Archive for November, 2011

World Chess Champion, Gary Kasparov is visiting South Africa!! Kasparov was the top rated player for 21 years.  He will be playing some chess on the 12th November. Pres Zuma has recently launched the MOVES FOR LIFE Chess development programme. From the link:

Kasparov comes from Moscow to South Africa on 12 November to form a joint venture with Tshwane/Pretoria based chess educational project Moves for Life (MFL).

13th Chess World Champion, Garry Kasparov, has announced that he wishes to link his Kasparov Chess Foundation to MFL to take the successful MFL formula to other African countries.

He has added that he plans to work with MFL to make Johannesburg the chess capital of Africa

Kasparov stated:. “I was greatly inspired by the words of President Zuma last October, when he spoke so movingly on the many benefits of chess for children – and of his remarkable connection to my beloved game. I am happy to join him and the South African Moves for Life programme in a commitment to bringing chess to schools across the country and for turning Johannesburg into the continental capital for chess.”

Kasparov will be visiting South Africa as the guest of MFL from the 12th – 15th November to promote the Kasparov Chess Foundation link up with the Moves for Life programme.

The Moves for Life programme was launched by President Zuma last year and has since expanded to over 50 schools around the country, resulting in measurable improvement in maths and science performance amongst children

Watu Kobese, Moves for Life trustee and one of South Afriva’s top chess players Operations says: “The game of chess impacts positively on Maths, Science and comprehension abilities while also imparting valuable life skills to children. In learning to play chess, children are mastering a wide range of skills such as pattern recognition, classifying information, reasoning by analogy, following principles, calculating possible sequences of events and critical thinking — which in fact helps with all their academic subjects,”

President Jacob Zuma, is clear that there is a place for chess in South Africa’s education system. When President Zuma launched the MFL initiative in 2010, he highlighted the benefits of chess saying, “We want to convince parents and teachers that chess is one of the most powerful tools available to strengthen and enhance a child’s mind.”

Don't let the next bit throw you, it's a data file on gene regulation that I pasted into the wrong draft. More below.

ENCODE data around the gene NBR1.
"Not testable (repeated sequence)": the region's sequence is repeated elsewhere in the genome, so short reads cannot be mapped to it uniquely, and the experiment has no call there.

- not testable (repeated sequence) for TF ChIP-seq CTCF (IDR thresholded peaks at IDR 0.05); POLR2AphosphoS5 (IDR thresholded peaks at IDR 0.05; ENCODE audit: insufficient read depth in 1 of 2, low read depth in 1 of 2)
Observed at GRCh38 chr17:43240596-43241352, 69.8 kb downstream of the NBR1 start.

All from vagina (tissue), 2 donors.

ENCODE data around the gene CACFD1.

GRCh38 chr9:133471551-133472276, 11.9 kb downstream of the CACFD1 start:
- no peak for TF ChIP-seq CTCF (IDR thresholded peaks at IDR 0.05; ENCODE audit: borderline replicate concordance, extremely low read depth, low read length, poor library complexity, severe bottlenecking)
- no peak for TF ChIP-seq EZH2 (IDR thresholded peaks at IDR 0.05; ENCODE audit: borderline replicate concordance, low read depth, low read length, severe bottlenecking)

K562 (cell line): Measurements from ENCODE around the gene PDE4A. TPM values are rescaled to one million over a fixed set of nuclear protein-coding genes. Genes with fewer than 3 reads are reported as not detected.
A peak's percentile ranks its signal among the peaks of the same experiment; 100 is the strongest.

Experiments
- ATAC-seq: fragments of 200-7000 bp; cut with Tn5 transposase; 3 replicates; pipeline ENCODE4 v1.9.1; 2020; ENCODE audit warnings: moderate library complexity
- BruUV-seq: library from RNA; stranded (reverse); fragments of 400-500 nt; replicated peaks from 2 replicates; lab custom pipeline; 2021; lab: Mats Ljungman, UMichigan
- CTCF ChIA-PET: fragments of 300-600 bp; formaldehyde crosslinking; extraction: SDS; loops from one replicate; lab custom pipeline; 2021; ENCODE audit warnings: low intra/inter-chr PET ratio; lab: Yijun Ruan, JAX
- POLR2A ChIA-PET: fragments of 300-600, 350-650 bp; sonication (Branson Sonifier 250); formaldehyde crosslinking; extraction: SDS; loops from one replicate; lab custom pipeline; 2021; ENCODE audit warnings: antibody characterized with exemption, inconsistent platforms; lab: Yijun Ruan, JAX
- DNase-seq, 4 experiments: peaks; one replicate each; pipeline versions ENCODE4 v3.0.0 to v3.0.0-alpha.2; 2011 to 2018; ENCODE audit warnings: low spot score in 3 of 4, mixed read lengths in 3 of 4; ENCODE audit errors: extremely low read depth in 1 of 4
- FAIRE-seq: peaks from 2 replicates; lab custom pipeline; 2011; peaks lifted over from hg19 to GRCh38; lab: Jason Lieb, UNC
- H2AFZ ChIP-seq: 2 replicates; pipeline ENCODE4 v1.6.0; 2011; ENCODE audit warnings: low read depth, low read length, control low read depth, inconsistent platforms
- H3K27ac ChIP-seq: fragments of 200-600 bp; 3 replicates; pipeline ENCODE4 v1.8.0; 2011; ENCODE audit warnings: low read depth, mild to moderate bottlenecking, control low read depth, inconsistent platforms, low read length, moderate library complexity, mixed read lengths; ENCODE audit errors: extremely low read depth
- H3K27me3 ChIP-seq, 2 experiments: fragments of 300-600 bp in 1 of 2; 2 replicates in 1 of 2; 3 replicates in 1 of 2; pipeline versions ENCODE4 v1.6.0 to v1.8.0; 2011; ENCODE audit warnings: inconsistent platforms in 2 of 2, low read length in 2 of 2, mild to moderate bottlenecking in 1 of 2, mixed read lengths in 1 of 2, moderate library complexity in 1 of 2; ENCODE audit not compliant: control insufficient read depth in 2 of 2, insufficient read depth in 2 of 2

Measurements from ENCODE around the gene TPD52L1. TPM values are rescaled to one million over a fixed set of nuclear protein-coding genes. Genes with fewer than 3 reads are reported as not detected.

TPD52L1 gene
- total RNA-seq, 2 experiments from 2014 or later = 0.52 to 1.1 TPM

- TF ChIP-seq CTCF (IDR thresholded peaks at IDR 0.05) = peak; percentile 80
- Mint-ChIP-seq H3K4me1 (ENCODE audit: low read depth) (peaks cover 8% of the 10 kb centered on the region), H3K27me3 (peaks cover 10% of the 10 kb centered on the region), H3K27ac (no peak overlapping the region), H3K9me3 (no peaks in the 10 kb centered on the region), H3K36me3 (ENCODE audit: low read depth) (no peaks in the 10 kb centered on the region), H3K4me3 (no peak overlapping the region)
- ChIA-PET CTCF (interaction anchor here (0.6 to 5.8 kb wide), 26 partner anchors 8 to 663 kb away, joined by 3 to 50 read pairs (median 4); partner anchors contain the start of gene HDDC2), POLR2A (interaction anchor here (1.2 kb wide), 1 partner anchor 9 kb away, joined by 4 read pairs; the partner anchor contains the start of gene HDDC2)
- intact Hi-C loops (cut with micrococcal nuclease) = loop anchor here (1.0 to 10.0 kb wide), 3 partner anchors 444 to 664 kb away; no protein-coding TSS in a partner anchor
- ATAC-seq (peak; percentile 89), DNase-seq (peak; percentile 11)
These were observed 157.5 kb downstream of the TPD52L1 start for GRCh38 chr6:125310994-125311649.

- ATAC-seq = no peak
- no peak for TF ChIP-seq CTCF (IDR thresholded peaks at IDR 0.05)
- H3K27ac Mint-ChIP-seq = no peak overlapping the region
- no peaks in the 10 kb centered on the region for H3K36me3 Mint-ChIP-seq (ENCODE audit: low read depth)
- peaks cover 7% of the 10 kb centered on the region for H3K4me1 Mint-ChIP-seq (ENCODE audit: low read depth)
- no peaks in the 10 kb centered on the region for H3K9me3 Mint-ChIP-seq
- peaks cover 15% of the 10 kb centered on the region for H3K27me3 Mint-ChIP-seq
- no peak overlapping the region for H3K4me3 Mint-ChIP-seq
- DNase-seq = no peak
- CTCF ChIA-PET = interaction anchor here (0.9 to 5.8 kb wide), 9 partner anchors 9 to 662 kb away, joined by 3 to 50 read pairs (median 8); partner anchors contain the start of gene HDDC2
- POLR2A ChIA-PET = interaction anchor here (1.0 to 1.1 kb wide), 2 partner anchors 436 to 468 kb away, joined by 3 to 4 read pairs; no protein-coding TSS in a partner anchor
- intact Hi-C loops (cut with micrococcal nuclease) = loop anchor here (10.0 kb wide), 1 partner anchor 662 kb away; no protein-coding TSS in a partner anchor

Moves for Life is now training over 6000 children per week and has trained more than 200 educators in 2011 both to teach chess in schools and also as an extra-curricular activity.. According to Kasparov, “The Moves for Life programme is already doing a wonderful job and we expect to cooperate and aid them in developing both their chess and sponsorship efforts. To promote our activities, chess in the media, and to inspire the grassroots, I will personally donate my time, to train South Africa’s most promising young players as well as the country’s elite teams, as I have done in the United States with great success.

The mission of the Kasparov Chess Foundation: Africa will be to bring the many educational benefits of chess to children throughout Africa by providing a complete chess curriculum with associated enrichment programs. The foundation promotes the playing of chess as a cognitive learning tool in classes and in after-school programmes for primary and high schools. The Moves for Life programme has both the South African experience as well as the material developed uniquely for the African situation. Through collaboration both KCF and MFL will be able to optimise all available resources and reach their respective goals.

“Chess is an individual sport, but promoting chess is not. With your support, Johannesburg will take a prominent place alongside New York, Brussels and Sao Paulo,” says Kasparov.

In June this year the Kasparov Chess Foundation launched its European leg, based in Brussels. The Foundation has ambitious plans to develop a programme for the entire European Union. On September 20th, the Kasparov Chess Foundation Europe presented its proposal at the Headquarters of the European Union.

Update: Saturday 12/11/2011